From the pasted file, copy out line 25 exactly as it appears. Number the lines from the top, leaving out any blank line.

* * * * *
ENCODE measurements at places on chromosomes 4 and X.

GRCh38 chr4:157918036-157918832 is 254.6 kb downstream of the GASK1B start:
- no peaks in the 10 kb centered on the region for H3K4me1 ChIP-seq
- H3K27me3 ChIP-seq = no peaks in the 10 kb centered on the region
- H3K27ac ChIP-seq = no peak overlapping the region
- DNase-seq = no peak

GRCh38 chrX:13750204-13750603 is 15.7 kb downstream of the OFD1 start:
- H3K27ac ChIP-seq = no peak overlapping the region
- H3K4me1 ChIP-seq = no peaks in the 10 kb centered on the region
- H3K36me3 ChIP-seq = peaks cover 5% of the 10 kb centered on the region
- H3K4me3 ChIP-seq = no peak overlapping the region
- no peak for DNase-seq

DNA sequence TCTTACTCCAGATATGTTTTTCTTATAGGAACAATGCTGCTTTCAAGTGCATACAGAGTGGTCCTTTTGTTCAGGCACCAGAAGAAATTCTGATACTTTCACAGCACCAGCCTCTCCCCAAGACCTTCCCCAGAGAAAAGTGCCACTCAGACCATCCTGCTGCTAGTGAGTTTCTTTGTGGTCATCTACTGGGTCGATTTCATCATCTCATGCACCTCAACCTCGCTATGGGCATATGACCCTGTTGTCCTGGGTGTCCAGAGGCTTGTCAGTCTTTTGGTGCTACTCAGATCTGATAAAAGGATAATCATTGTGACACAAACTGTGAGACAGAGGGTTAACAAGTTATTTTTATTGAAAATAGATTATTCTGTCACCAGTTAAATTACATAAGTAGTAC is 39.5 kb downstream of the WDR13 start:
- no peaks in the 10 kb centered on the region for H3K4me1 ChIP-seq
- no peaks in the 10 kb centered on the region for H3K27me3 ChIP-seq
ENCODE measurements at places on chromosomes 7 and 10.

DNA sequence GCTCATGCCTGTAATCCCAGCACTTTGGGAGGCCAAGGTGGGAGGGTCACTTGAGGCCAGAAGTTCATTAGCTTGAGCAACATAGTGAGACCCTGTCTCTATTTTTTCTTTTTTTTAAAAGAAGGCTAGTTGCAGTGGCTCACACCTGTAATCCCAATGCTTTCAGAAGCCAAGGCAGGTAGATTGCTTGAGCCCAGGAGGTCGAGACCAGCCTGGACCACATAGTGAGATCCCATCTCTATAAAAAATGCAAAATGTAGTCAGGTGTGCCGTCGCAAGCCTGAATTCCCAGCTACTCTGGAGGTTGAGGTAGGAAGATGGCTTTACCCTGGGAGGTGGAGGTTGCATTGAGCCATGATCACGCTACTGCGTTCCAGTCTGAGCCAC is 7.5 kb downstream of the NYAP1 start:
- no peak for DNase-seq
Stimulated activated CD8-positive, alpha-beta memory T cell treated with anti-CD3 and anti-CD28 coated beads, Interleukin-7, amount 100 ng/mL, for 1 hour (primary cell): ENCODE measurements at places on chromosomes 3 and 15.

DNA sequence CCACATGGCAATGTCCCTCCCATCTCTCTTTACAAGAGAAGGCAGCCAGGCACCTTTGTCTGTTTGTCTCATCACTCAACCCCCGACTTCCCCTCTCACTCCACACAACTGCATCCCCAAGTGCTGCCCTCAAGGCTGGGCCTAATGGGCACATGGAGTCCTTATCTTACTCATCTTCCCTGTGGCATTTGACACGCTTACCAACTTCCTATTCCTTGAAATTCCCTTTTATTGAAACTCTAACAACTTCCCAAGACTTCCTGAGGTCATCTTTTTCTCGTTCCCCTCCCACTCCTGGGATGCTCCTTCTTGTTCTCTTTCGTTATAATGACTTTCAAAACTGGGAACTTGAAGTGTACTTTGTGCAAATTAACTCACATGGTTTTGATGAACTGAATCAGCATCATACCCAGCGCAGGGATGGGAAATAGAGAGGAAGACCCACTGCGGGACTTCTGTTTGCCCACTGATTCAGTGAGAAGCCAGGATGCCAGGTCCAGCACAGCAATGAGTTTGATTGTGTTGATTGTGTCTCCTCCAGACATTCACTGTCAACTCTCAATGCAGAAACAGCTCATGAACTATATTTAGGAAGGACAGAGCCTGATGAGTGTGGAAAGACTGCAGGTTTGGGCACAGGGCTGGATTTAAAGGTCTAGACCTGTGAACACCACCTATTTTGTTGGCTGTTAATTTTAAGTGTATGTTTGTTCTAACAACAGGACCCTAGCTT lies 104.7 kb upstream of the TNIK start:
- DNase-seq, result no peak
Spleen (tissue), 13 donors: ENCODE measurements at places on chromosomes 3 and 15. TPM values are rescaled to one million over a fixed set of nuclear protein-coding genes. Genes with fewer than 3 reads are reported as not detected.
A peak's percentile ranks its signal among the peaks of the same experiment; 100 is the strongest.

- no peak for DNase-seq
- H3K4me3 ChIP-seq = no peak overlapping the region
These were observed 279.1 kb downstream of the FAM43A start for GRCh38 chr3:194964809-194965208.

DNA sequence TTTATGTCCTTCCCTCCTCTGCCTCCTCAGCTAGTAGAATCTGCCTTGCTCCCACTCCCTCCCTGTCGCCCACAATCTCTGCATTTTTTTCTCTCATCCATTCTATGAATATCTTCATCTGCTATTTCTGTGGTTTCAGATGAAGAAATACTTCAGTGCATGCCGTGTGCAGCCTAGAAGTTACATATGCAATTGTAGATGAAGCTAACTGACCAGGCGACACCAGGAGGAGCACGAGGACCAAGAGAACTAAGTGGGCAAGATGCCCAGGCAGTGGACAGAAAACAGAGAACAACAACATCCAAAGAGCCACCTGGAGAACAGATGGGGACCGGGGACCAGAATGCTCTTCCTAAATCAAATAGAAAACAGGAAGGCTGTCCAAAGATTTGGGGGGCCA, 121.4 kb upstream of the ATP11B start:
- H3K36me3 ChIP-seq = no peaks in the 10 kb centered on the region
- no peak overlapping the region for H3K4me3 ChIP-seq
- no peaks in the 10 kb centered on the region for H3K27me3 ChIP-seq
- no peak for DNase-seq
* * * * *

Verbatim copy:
- H3K4me3 ChIP-seq = no peak overlapping the region